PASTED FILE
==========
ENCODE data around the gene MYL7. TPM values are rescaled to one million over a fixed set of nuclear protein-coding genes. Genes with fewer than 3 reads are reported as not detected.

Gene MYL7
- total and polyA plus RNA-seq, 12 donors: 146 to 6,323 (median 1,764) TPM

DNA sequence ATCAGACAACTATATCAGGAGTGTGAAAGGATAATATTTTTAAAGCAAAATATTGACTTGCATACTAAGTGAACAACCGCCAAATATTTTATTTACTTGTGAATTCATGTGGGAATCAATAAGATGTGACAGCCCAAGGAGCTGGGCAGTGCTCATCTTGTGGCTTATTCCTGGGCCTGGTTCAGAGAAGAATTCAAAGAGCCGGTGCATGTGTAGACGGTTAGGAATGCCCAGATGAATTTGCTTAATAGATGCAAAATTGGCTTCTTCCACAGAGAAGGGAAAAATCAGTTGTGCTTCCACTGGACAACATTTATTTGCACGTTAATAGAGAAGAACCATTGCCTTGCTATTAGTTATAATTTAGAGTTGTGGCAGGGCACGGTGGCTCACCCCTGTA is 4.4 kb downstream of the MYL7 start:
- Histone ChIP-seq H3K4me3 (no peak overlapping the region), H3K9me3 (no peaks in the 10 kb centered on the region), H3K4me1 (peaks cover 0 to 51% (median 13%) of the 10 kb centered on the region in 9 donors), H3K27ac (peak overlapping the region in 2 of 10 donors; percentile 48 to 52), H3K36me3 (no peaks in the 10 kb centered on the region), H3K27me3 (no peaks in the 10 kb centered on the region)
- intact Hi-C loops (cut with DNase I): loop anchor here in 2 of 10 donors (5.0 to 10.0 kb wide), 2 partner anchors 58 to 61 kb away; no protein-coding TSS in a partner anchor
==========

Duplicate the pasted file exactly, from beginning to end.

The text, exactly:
ENCODE data around the gene MYL7. TPM values are rescaled to one million over a fixed set of nuclear protein-coding genes. Genes with fewer than 3 reads are reported as not detected.

Gene MYL7
- total and polyA plus RNA-seq, 12 donors: 146 to 6,323 (median 1,764) TPM

DNA sequence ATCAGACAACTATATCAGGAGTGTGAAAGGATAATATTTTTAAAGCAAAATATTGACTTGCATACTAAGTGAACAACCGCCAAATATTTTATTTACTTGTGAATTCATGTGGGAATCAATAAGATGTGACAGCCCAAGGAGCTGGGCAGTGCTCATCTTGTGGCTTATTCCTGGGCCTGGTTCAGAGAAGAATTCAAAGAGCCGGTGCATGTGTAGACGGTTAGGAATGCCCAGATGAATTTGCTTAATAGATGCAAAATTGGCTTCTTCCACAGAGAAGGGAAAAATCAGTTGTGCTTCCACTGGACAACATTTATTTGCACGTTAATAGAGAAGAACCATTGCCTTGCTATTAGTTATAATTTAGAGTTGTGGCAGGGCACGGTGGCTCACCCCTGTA is 4.4 kb downstream of the MYL7 start:
- Histone ChIP-seq H3K4me3 (no peak overlapping the region), H3K9me3 (no peaks in the 10 kb centered on the region), H3K4me1 (peaks cover 0 to 51% (median 13%) of the 10 kb centered on the region in 9 donors), H3K27ac (peak overlapping the region in 2 of 10 donors; percentile 48 to 52), H3K36me3 (no peaks in the 10 kb centered on the region), H3K27me3 (no peaks in the 10 kb centered on the region)
- intact Hi-C loops (cut with DNase I): loop anchor here in 2 of 10 donors (5.0 to 10.0 kb wide), 2 partner anchors 58 to 61 kb away; no protein-coding TSS in a partner anchor